12. A noisy bracelet made of a mammoth tusk. - Materials of the Mezynsky musical complex.
13. Musical percussion made of a mammoth tusk. - Materials of the Mezynsky musical complex.
14. Musical rattles made of a mammoth rib. - Materials of the Mezynsky musical complex.
15. A tin shepherd's trumpet. Village of Kutriv in Gorokhivsky district of Volyn oblast. O. Oshurkevych "The pipes are blown". - Lutsk, 1993.
16. Ya.P.Sychyk is playing a shepherd's trumpet. Village of Obenyzhychi in Turiysky district of Volyn oblast. 1983. O. Oshurkevych "The pipes are blown". - Lutsk, 1993.
17. A bandurka. I.D.Nazina "Byelorussian folk instruments". Minsk, 1982.
18. An ancient Polissya violin. I.D.Nazina "Byelorussian folk instruments". Minsk, 1982.
19. A basetlya. I.D.Nazina "Byelorussian folk instruments". Minsk, 1982.
20. N.I.Sokhanchuk is playing. I.D.Nazina "Byelorussian folk instruments". Minsk, 1982.
List of reading:
1. Polesye. Material culture. — К., 1988.
2. Musical folklore of Polissia noted by F. Kolessa and K. Moshyns’kyy.-К., 1995.
3. Byelorussian folk songs. — M.-L., 1941.
4. Byelorussian folk instrumental music. – Phonorecords, red. and systematization of playing, preface, art. and scientific comment. By I. Dz. Nazina. - Mn., 1989.
5. Louhovs’kyy B. Materials of the fair repertoire and everyday of startsivstvo in the West Tchernihivshchyna // Rodovid. - 1993.- №6. – P.83-120.
6. Oshurkevytch O. The pipes are blown. – Louts’k, 1993.
7. Bibikov А.С. The Ancient musical complex of mammoth-bones. Essay on material and spiritual culture of paleolitical man. - К., 1981.
8. Kvitka К.V. About the study of Ukrainian instrumental music // Selected writings. - Cap.2. – P.251-278.
9. Instrumental music. – Compiled, preface and comments by А.І.Houmeniuk. – К., 1972.
10. Nazina I.D. Byelorussian folk musical instruments: self-sounding, percussion, reed. - Mn.,1979.
11. Nazina I.D. Byelorussian folk instruments: Strings. - Mn.,1982.
12. Pietkiewicz Cz. Polesie Rzeczyckie.- in 2 cz. – Pietkiewicz Cz. Kultura duchowa Polesia Rzeczyckiego. – Warszawa, 1938.
13. Boulgakovskyy D.G. Pintchuki. – S-pb., 1890.
14. Hi M. Ethnic ideal of sound as a criterion of defining autochtonality of the musical instrumental style // Actual trends in renewal and development of the folk instrumental art in Ukraine. - К., 1995 .- P.84-88.
15. Lysenko M.V. Characteristics of musical peculiarities of the folk duma and songs played by the kobzar’ Veresay. – К., 1978.
16. Kvitka K.V. Selected articles. - Cap.1. - К.,1985; Cap.2. - К.,1986.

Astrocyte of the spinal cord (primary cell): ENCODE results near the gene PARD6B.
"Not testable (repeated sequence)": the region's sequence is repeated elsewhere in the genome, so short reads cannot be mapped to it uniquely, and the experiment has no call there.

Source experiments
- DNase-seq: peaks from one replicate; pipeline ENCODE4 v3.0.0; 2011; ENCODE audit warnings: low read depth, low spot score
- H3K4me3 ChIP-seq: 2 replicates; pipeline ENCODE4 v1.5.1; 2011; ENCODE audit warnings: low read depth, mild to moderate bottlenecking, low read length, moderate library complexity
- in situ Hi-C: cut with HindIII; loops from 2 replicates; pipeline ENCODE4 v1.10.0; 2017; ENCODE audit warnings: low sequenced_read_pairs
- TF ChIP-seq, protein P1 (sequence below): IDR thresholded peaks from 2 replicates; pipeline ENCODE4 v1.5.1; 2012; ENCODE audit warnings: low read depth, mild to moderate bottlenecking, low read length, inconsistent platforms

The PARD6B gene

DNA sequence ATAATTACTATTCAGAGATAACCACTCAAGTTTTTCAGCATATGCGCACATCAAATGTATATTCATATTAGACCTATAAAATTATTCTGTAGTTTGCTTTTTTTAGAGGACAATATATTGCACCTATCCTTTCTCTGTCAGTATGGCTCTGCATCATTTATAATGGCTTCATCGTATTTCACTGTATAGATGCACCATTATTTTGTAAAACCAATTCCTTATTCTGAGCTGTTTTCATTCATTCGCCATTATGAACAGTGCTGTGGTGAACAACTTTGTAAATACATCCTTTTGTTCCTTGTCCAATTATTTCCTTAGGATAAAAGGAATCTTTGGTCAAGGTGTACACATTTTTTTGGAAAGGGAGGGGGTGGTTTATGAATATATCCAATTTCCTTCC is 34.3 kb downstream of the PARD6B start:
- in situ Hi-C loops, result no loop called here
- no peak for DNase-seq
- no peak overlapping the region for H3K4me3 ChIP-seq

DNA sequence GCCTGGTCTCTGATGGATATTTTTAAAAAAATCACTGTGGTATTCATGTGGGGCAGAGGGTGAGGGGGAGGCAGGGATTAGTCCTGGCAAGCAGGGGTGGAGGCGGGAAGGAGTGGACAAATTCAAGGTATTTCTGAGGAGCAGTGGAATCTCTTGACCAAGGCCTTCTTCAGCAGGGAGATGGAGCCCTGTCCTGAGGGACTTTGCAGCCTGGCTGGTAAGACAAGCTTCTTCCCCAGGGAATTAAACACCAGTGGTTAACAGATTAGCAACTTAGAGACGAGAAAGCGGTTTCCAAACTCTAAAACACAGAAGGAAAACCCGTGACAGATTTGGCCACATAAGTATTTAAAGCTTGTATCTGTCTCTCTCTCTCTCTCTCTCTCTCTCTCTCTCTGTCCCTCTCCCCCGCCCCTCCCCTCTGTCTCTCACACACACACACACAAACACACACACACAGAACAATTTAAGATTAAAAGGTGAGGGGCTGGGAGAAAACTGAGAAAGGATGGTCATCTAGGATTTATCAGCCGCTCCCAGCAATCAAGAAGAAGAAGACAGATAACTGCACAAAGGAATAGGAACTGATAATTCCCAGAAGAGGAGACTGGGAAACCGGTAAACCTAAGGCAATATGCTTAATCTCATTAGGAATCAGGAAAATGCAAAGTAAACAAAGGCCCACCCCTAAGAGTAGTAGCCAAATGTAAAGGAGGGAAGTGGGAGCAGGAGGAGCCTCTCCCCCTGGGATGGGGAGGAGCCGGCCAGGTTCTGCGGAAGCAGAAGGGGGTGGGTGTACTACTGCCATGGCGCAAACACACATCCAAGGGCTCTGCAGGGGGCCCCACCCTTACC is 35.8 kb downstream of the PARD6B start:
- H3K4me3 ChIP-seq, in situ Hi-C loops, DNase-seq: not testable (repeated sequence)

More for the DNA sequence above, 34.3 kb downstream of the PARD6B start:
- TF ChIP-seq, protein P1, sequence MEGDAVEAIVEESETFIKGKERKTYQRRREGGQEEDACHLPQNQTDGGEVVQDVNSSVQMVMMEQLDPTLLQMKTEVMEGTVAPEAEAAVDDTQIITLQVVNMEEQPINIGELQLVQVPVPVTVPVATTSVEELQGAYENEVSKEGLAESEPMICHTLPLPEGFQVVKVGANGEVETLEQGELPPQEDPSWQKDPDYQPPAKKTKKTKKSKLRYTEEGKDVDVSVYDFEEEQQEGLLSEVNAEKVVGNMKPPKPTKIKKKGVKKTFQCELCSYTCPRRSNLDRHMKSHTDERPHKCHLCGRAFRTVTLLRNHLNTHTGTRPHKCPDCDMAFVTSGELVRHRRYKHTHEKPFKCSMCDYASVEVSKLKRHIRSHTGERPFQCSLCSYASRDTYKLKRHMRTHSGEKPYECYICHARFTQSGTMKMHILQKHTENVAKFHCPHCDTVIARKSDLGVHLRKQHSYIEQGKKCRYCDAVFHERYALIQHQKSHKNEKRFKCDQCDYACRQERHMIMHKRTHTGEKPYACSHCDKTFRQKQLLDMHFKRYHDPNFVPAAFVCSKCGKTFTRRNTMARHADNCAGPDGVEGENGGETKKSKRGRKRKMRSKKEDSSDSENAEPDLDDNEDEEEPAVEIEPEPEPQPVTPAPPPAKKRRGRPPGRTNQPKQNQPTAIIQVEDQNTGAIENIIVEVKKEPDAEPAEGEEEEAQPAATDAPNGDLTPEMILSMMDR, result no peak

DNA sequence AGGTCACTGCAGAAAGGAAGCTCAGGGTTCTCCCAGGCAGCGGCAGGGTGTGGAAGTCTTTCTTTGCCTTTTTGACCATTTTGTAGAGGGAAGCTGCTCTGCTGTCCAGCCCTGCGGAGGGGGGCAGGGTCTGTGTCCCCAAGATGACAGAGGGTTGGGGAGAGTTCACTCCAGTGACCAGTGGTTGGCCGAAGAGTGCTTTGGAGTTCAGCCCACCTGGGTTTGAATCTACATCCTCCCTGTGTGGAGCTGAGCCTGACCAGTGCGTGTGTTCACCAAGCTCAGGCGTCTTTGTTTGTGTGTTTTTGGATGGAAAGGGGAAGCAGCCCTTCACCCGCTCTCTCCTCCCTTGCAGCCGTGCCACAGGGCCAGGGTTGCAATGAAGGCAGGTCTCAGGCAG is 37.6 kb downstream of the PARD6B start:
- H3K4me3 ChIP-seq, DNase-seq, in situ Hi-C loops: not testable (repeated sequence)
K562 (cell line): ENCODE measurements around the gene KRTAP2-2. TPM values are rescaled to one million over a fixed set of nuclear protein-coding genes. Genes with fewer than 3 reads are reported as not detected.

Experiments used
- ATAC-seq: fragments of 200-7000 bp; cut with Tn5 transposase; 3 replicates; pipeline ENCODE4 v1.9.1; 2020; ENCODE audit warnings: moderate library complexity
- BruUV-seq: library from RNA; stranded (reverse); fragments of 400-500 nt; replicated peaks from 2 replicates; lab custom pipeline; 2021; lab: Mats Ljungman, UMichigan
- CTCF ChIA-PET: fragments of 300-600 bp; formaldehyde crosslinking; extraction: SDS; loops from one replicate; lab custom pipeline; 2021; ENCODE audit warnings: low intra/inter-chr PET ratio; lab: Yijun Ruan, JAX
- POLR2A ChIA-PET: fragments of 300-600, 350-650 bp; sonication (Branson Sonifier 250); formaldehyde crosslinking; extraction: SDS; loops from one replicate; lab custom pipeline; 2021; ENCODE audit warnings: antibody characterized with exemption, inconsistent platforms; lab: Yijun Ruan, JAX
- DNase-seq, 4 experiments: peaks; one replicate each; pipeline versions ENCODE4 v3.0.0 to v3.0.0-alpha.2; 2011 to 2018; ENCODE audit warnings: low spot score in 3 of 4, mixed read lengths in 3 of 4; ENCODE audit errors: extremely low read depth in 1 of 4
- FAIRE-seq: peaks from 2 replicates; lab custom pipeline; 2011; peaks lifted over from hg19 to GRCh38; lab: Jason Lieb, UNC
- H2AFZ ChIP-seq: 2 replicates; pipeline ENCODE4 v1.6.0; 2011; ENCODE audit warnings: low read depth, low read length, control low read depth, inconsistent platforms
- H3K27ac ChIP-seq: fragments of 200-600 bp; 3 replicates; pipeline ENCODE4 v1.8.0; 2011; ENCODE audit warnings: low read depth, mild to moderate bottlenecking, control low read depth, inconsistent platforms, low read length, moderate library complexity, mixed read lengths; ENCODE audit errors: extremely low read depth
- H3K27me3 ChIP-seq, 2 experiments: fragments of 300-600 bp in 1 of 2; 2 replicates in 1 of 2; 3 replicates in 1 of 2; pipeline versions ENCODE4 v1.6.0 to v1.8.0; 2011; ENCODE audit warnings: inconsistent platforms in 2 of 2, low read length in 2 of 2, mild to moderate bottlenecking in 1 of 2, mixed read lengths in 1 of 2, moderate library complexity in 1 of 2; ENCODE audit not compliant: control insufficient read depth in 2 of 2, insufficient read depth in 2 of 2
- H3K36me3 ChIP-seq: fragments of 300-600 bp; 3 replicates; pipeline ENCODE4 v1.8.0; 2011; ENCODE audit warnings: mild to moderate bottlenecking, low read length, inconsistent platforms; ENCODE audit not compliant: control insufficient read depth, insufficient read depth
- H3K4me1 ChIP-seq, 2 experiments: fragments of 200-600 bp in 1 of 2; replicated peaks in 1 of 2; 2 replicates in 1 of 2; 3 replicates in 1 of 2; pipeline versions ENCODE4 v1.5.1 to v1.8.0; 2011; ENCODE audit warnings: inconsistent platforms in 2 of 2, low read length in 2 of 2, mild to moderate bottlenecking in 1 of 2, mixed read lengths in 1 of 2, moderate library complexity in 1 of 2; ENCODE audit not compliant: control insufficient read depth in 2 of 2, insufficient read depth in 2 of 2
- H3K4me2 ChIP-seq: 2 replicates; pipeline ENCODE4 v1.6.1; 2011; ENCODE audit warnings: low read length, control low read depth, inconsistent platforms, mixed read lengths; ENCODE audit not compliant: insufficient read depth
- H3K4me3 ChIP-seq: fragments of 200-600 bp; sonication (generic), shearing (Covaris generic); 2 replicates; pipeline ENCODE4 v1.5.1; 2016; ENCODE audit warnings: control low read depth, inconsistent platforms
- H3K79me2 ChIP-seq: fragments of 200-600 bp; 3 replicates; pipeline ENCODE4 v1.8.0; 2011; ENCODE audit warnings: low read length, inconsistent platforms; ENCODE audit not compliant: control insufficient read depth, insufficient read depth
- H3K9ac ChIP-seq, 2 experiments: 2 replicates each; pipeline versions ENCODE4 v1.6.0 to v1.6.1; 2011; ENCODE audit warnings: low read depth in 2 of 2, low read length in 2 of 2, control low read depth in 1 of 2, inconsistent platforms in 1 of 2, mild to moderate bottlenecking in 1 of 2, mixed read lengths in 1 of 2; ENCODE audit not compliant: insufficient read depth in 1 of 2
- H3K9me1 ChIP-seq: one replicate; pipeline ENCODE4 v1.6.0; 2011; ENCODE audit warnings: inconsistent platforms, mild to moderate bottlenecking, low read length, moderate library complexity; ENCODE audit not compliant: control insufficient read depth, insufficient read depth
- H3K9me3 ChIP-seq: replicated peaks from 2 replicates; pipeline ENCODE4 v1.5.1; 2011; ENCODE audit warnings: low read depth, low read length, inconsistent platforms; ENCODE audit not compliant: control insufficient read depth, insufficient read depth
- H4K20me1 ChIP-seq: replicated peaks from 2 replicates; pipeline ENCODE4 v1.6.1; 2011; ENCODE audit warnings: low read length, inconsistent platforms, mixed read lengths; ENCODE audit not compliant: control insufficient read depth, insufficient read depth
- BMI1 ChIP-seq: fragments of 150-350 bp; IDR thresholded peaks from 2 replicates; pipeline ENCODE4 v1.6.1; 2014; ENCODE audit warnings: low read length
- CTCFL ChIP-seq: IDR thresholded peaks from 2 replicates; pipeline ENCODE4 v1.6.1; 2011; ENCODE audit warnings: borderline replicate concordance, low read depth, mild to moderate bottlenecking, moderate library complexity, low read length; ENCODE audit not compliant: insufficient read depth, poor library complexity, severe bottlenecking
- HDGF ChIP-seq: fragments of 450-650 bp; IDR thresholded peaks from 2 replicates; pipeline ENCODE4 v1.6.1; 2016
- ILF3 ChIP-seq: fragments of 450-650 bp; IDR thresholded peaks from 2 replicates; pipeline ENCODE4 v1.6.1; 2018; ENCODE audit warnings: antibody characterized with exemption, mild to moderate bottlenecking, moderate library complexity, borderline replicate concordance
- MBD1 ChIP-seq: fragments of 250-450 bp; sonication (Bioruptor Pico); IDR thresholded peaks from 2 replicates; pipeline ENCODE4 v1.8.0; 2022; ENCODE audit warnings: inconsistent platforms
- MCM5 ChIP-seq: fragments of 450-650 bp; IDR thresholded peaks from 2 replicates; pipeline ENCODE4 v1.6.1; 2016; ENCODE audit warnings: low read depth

17. Houmeniuk А.І. Ukrainian folk musical instruments. - К.,1967.
18. Kolessa F.М. Melodies of Ukrainian folk duma. - К.,1969.
19. Kyrdan S.Оmel’tchenko А. Folk singers-musicians in Ukraine. - К.,1980.
20. Lavrov F. Kobzars. - К.,1980.
21. Psherembs’kyy Zbign’ev Yezhy. Corb lyre in … // Rodovid.-1995.cap.11. - P.43-56.
22. Kvitka К.V. About the study of living of lyre-players.- К.,1926.
23. Sydorov V. Quail-pipe – a musical instrument from the Neolithic era // Folk musical instruments and instrumental music. - cap.1. - М., 1987. – P.157-163.
24. Rak V.V. The nature of the folk primitive and its poetics // The second Hontchar readings. - К., 1995. - P.28-29.
25. Sаbаn L. Traditional sound toy of Volyn’ and Polissia // Traditional folk musical culture of the East Volyn’ and West polissia. – L’viv, 1997.
26. Fetysov Illya. The problem of inflowings into the instrumental folklore of the West Polissia revisited// Folk music of Volyn’ – Kremenets’, 1998. - P. 47-52.
27. Matsievskyy I.V. Musical instruments of Pidlyashshia // Materials to the encyclopaedia of musical instruments of the world nations.- Issue 1.- S-Pb., 1998. - P. 104-133.
28. Matsievskyy Ihor. Genre grouping in the traditional music. – L’viv, 2000.
29. Bevyenko S.P. Ukrainian dialectology. – К., 1980.
30. Kolberg Oskar. Woіyс. Obrzкdy, melodye, pieњni.- Krakуw, 1907.
31. Hi Mikhaylo. Traditional set of musical instruments of Polissia (to the problem of the primitive in music) // Rodovid. - 1997. - Cap. 16. - P.104-113.
32. Arkoushyn Hryhoriy. Influence of dialect environment upon the Argo of beggars in Volyn’ // Polissia: Language, culture, history. - К., 1996. - P. 94-97.
33. Omelyashko Rostyslav. Conceptual basics and organization of saving and preserving of the ethnic cultural heritage of Polissia // Polissia: Language, culture, history. - К., 1996. - P.9-27.